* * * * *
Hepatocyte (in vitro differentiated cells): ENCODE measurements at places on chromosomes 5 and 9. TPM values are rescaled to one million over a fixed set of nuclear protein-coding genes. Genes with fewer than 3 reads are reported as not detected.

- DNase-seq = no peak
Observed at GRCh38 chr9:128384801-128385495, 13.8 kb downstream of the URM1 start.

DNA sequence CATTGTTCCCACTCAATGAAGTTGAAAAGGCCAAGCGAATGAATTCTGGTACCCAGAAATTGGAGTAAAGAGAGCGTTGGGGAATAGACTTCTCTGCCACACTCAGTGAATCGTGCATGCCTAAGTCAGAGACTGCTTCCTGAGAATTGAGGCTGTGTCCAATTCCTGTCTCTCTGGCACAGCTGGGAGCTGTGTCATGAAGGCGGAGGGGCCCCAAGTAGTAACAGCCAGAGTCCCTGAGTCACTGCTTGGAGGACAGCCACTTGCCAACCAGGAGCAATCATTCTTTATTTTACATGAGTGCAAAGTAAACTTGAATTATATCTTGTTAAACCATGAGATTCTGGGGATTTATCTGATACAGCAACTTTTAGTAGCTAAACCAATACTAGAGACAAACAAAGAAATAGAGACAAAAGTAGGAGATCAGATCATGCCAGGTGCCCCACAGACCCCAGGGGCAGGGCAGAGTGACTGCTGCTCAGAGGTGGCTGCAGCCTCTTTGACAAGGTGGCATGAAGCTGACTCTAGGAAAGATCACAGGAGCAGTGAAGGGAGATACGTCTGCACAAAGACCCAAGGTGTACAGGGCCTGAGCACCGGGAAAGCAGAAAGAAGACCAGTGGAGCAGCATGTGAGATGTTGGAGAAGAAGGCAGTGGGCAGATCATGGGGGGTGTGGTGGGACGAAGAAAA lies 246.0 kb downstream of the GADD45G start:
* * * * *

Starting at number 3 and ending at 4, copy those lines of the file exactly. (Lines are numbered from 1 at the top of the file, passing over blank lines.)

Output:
Observed at GRCh38 chr9:128384801-128385495, 13.8 kb downstream of the URM1 start.

DNA sequence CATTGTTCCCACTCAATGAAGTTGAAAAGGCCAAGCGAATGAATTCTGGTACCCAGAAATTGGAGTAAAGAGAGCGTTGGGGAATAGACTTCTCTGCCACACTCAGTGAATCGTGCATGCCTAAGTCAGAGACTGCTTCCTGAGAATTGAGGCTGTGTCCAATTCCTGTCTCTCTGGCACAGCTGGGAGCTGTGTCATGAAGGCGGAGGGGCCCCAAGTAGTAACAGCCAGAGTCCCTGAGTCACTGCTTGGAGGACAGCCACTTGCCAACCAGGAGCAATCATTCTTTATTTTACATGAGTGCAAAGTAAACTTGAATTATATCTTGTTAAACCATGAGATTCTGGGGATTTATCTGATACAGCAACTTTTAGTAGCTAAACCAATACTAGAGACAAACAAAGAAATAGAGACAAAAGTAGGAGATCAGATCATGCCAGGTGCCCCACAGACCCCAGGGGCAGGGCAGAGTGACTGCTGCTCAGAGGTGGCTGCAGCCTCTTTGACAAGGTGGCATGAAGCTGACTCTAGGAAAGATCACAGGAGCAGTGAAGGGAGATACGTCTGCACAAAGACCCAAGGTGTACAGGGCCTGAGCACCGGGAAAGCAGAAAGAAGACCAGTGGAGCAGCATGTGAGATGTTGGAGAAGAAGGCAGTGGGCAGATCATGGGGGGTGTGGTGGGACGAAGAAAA lies 246.0 kb downstream of the GADD45G start: